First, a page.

Capitalism is based on addiction. It encourages people to crave for more and more wealth and more and more products. Ridiculously wealthy people want even more riches, resulting in war, exploitation and the immiseration of working folk. In turn, ordinary people have been encouraged to take out ever greater debts in order to purchase an endless stream of goods of dubious worth. This addictive behaviour is ultimately ruinous for the individual, humankind and the environment, which becomes stripped bare in the process.
Edward Bernays is regarded as the father of advertising, propaganda and public relations. He knew how to manipulate the pleasure and pain centres of the brain and how to get the masses hooked on the products of capitalism. This type of manipulation has been developed and perfected over the past century or so, and we are all subjected to it each and every day. The American Academy of Pediatrics has reported that young people see 3,000 advertisements a day and are exposed to 40,000 different ones per year. It was not without good reason that the late academic Rick Roderick said that modern society would fall apart if it not were based on people’s addictions, whether in the form of pharmaceutical drugs or consumer products.
Capitalism does not want a well-informed, educated populace that is aware of its disfranchisement, exploitation and manipulation. It does not require disenchantment and revolutionary murmurs, but acquiescence and passivity from a population that is distracted by infotainment and the advertising industry and its products and looks to its leaders to save it from their fears and confusions.
Take Guatemala in the 1950s, for instance. The US people were subjected to a successful government-backed media campaign of propaganda to tarnish the regime as ‘communist’ and as part of the ‘red threat’ from Soviet Russia. The fact was that Guatemala was not in any way connected to the USSR and was merely arranging its economy to benefit its own people, rather than elite US interests. From Guatemala to Congo and from Iran to Vietnam, nationalistic movements were branded ‘communist’ as an excuse for the US military or CIA to go in and try to overthrow them.
Instead of using propaganda to allay fears that the US public had about the USSR and its aims, the US government used mass media to fuel fear and paranoia that were then manipulated in order to garner support for militarism and empire building. And this continues today. Replace communism, the USSR and the ‘evil empire’ with al Qaeda, 9/11 and the ‘axis of evil’, and the propagandist fear-mongering narrative about the ongoing ‘war on terror’ reads virtually the same.
A similar propagandist model is also used to justify the prevailing neo-liberal economic agenda. Think of the mantra ‘there is no alternative’, which the media and politicians like to chime when people question the efficacy of capitalism. This mantra has been accepted by all the major political parties in places like the US and UK. Individualism and ‘self-reliancy’ are endlessly promoted. Anyone suggesting collectivism and equality is painted as an unrealistic dreamer or a heretic.
Indeed, it can be easy to look at the situation today and become excessively pessimistic and negative. Cynicism and apathy can take hold: this is the way of the world is and nothing can or should be done about it. And this is the very stance that is encouraged through the media and by the political system as a way of preventing people seeking out emancipatory alternatives.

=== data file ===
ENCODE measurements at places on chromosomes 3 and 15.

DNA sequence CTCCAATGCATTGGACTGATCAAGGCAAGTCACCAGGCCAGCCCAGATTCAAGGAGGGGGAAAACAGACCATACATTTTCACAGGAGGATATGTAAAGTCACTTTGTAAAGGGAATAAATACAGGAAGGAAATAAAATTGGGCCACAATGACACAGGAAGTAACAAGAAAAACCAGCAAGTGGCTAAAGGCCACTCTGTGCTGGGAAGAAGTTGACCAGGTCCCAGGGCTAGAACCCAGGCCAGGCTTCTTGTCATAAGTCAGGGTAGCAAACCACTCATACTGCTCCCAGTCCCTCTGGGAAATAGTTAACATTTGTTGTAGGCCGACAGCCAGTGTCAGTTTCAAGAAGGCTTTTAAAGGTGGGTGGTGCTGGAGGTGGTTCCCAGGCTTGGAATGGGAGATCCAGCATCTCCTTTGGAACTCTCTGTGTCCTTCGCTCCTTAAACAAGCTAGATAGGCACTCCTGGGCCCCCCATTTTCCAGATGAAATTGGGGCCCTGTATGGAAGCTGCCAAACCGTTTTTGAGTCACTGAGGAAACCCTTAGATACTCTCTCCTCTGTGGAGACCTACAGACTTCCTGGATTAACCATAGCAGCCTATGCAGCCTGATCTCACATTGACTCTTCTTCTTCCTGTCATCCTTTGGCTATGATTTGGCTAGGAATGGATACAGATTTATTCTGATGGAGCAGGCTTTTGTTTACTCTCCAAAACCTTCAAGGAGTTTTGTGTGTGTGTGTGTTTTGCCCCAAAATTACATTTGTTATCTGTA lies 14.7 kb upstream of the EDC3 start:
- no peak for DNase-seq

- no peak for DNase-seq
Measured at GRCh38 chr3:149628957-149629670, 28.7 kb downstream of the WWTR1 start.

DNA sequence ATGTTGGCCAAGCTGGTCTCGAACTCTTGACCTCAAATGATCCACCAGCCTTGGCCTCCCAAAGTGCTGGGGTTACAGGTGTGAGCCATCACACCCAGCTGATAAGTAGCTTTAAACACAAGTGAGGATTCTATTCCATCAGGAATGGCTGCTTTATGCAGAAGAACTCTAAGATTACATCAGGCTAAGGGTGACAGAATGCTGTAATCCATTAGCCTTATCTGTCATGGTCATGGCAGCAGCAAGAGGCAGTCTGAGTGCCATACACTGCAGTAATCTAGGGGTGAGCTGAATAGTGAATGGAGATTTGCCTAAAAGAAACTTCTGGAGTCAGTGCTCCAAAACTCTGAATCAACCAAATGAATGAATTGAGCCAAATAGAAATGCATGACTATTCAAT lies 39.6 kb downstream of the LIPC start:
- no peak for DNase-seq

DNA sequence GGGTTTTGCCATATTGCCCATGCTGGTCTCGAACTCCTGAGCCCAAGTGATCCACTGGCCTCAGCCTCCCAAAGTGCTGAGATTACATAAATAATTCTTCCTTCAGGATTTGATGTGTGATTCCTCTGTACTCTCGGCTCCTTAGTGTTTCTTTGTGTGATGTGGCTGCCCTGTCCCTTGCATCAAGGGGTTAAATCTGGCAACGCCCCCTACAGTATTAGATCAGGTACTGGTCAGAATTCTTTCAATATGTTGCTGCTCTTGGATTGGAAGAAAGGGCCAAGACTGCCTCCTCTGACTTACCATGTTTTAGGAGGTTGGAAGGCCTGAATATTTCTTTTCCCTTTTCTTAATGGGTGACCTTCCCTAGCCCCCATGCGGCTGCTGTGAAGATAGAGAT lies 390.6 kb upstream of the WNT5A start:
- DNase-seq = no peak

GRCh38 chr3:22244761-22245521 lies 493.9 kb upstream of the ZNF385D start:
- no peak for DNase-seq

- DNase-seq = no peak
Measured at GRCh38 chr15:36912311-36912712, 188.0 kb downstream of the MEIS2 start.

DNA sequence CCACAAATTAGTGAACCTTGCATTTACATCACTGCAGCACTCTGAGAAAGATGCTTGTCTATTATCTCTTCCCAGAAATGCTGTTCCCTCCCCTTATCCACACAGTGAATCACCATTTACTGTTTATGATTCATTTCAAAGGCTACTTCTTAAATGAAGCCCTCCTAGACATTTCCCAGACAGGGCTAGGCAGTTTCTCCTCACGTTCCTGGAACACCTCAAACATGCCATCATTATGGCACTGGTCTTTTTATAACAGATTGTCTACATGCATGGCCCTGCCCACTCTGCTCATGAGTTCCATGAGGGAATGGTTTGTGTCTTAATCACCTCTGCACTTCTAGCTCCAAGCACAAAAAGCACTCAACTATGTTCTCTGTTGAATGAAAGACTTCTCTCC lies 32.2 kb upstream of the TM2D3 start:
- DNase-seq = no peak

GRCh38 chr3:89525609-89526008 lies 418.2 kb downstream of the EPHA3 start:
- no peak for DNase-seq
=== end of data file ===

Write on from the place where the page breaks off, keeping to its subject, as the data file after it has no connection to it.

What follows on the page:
The state provision of welfare, education, health services and the role of the public sector are undermined by platitudes about ‘individual responsibility’ and the market constituting the best method for supplying human needs. The same attitude prevails when it comes to protecting the environment. Nothing must be allowed to stop the raping of the land because this is positive, this is ‘growth’. The hallowed ‘greed is good’ mantra persists.
Much of this indoctrination comes virtually voluntarily through the act of switching on your TV or computer and accessing the net, and all too often it goes unnoticed. The most benign method of propaganda can be the most effective. Take those 40,000 commercials that youngsters see each year. They are all underpinned by free market dogma, which serves to bind the individual to the commodity and portray social relations under capitalism as somehow natural, the outcome of ‘human nature’. And this becomes engrained from an early age as ‘common sense’ among many ordinary folk who sneer at those who challenge capitalism, while embracing a system whose only aim is to stab them in their collective back and bleed them dry for the benefit of the few. The system promotes a mass mindset that is immune to the lies.
Traditional media such as TV has much to answer for in conveying this dogma. And, increasingly, so does digital technology. From Google to Facebook, and from the surveillance obsessed UK to the unfolding surveillance biometric-database-supporting Indian regime, we find ourselves spied on and our everyday actions monitored and evaluated so that we can be targeted more precisely for ever more PR, advertising and, if we step out of line, police action.
Too many people now see through the lies of economic neo-liberal hegemony and capitalism, however, and realise that the encouragement of cynicism and apathy and of trivializing or ridiculing dissent and dissenters is part and parcel of the propaganda..
Herbert Marcuse once wrote about the ‘great refusal’ as a strategy for not participating in the rituals and beliefs of advanced capitalism. Challenging the notion that freedom is to be found in craving for and celebrating the products and icons that chain people to an enslaving system in the belief that this constitutes freedom and happiness is also part of that refusal.